- Also in August 2004, Senator Edward M. Kennedy revealed at a committee hearing that he had been stopped and questioned at U.S. airports five times because his name was on a terrorism watch list, and that he had been unable to get removed from the list for more than three weeks despite being a U.S. Senator and brother of a former U.S. president.
- In September 2004, the TSA announced that it would require the airlines to turn over the passenger name records (PNR) details of all their customers who flew during the month of June 2004, to be used for program tests.
- In October 2004, the Secure Flight program director promised that the TSA was going to create a new office where passengers mistakenly labelled as potential terrorists could appeal their cases. The promise came as customers continued to find it difficult or impossible to remove their names from the government's secret "no-fly" and "selectee" terrorist watch lists, despite months and years of complaints and bad publicity.7
- Also in October 2004, the president signed the Homeland Security 2005 budget legislation, which contained a provision barring TSA from testing commercial data for Secure Flight until the agency had developed "performance measures" for the test and those measures had been reported upon by the GAO.
- In November 2004, program officials ordered the airlines to turn over customer data, declared that testing of the program would take place that November or December, and that the program would go into operation in "late spring or early summer of 2005."8
- In December of 2004, it was reported that the TSA still had not identified either the kind of commercial data it would test or the commercial company that would participate in the test.9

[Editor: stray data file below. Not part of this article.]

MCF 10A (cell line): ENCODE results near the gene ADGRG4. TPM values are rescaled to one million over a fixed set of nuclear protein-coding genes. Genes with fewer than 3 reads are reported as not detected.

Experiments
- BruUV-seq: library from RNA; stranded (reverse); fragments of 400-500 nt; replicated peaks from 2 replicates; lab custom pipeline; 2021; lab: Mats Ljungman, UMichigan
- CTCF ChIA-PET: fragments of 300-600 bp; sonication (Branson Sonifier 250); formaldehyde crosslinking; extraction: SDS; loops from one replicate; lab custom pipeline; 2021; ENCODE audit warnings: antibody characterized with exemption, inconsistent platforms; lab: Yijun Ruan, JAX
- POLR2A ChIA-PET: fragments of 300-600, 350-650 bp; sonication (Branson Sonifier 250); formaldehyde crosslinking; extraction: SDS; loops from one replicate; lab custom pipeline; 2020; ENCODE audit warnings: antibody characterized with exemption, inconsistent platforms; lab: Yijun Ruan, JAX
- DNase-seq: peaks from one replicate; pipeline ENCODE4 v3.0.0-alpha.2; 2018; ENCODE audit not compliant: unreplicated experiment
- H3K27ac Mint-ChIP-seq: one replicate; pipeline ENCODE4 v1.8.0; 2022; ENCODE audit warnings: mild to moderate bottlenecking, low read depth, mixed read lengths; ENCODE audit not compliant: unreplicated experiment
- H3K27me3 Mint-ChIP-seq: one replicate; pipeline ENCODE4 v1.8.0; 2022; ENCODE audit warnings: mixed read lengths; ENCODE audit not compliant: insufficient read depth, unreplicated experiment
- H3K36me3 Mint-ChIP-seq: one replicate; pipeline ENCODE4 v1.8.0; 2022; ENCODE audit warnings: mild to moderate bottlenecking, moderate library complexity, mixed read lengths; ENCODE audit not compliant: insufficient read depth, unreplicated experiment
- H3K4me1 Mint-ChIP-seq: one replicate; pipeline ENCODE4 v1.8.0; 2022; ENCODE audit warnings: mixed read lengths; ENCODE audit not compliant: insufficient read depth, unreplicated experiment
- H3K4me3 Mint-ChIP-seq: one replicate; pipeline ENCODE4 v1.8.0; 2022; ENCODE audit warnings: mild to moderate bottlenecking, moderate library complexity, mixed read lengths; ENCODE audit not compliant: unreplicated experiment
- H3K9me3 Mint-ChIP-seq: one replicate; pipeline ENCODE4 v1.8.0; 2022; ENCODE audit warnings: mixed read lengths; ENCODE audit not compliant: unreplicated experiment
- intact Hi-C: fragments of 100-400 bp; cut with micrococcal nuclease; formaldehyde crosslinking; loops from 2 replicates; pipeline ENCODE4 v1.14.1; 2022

2005 - Increasing Doubts and Delays for 'Secure Flight'
- In March 2005, the GAO issued a review of Secure Flight in which it found that TSA had only achieved one of ten Congressional requirements – establishing an internal oversight board – and had not yet even finalised a "draft concept of operations."10
- In June 2005, the DHS's Chief Privacy Officer announced that she was investigating the use of private-sector commercial databases by the Secure Flight program, which the TSA was prohibited from doing without public notice under the Privacy Act's ban on secret databases. In response, the TSA rushed a post-hoc public notice into the Federal Register.11
- In July 2005 the GAO issued a report finding that passengers' personal information was used in violation of the federal Privacy Act during testing of Secure Flight in 2004.
- Also in July 2005 the head of Secure Flight said that the government planned to use commercial databases to detect terrorist sleeping cells among airline passengers. This announcement undid the most significant improvement of Secure Flight over CAPPS II, by re-opening the possibility that the government would use secret computer algorithms based on commercial databases and other sources.12